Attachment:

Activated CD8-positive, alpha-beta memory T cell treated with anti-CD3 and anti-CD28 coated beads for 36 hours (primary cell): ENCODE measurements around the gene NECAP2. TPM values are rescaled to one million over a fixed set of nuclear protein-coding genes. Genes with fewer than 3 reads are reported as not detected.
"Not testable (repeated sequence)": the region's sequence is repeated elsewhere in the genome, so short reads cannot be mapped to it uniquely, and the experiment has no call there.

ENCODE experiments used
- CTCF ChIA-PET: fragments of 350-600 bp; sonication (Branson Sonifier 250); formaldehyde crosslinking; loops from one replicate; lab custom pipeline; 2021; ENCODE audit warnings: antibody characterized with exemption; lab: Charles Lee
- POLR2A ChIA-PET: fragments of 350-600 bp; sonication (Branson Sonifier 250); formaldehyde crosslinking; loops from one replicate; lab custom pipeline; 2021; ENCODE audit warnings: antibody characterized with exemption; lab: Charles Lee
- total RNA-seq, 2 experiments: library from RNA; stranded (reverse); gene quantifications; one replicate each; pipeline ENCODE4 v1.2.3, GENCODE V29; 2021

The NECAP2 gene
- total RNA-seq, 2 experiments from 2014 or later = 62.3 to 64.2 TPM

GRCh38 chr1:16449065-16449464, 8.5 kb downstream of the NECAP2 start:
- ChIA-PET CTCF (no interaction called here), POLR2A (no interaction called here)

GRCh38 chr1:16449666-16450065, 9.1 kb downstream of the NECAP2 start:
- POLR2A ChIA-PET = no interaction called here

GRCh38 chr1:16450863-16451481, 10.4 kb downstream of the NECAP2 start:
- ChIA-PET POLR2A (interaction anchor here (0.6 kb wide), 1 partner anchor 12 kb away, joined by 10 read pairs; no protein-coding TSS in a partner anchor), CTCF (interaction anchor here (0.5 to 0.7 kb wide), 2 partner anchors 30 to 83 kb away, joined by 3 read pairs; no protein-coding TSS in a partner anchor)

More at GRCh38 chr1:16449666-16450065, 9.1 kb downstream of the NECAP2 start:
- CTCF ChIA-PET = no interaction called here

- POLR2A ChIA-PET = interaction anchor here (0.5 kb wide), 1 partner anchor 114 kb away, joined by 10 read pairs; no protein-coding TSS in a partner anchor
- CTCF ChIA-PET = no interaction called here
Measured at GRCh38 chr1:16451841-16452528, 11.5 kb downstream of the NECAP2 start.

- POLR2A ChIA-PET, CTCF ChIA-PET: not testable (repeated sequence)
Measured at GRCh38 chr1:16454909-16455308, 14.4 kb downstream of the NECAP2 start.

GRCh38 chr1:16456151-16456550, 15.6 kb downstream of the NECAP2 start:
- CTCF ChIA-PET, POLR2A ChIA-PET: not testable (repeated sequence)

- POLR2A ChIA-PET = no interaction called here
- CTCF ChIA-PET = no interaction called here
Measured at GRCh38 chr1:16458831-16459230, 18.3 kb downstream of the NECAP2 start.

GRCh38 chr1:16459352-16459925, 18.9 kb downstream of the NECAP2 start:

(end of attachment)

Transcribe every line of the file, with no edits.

Activated CD8-positive, alpha-beta memory T cell treated with anti-CD3 and anti-CD28 coated beads for 36 hours (primary cell): ENCODE measurements around the gene NECAP2. TPM values are rescaled to one million over a fixed set of nuclear protein-coding genes. Genes with fewer than 3 reads are reported as not detected.
"Not testable (repeated sequence)": the region's sequence is repeated elsewhere in the genome, so short reads cannot be mapped to it uniquely, and the experiment has no call there.

ENCODE experiments used
- CTCF ChIA-PET: fragments of 350-600 bp; sonication (Branson Sonifier 250); formaldehyde crosslinking; loops from one replicate; lab custom pipeline; 2021; ENCODE audit warnings: antibody characterized with exemption; lab: Charles Lee
- POLR2A ChIA-PET: fragments of 350-600 bp; sonication (Branson Sonifier 250); formaldehyde crosslinking; loops from one replicate; lab custom pipeline; 2021; ENCODE audit warnings: antibody characterized with exemption; lab: Charles Lee
- total RNA-seq, 2 experiments: library from RNA; stranded (reverse); gene quantifications; one replicate each; pipeline ENCODE4 v1.2.3, GENCODE V29; 2021

The NECAP2 gene
- total RNA-seq, 2 experiments from 2014 or later = 62.3 to 64.2 TPM

GRCh38 chr1:16449065-16449464, 8.5 kb downstream of the NECAP2 start:
- ChIA-PET CTCF (no interaction called here), POLR2A (no interaction called here)

GRCh38 chr1:16449666-16450065, 9.1 kb downstream of the NECAP2 start:
- POLR2A ChIA-PET = no interaction called here

GRCh38 chr1:16450863-16451481, 10.4 kb downstream of the NECAP2 start:
- ChIA-PET POLR2A (interaction anchor here (0.6 kb wide), 1 partner anchor 12 kb away, joined by 10 read pairs; no protein-coding TSS in a partner anchor), CTCF (interaction anchor here (0.5 to 0.7 kb wide), 2 partner anchors 30 to 83 kb away, joined by 3 read pairs; no protein-coding TSS in a partner anchor)

More at GRCh38 chr1:16449666-16450065, 9.1 kb downstream of the NECAP2 start:
- CTCF ChIA-PET = no interaction called here

- POLR2A ChIA-PET = interaction anchor here (0.5 kb wide), 1 partner anchor 114 kb away, joined by 10 read pairs; no protein-coding TSS in a partner anchor
- CTCF ChIA-PET = no interaction called here
Measured at GRCh38 chr1:16451841-16452528, 11.5 kb downstream of the NECAP2 start.

- POLR2A ChIA-PET, CTCF ChIA-PET: not testable (repeated sequence)
Measured at GRCh38 chr1:16454909-16455308, 14.4 kb downstream of the NECAP2 start.

GRCh38 chr1:16456151-16456550, 15.6 kb downstream of the NECAP2 start:
- CTCF ChIA-PET, POLR2A ChIA-PET: not testable (repeated sequence)

- POLR2A ChIA-PET = no interaction called here
- CTCF ChIA-PET = no interaction called here
Measured at GRCh38 chr1:16458831-16459230, 18.3 kb downstream of the NECAP2 start.

GRCh38 chr1:16459352-16459925, 18.9 kb downstream of the NECAP2 start: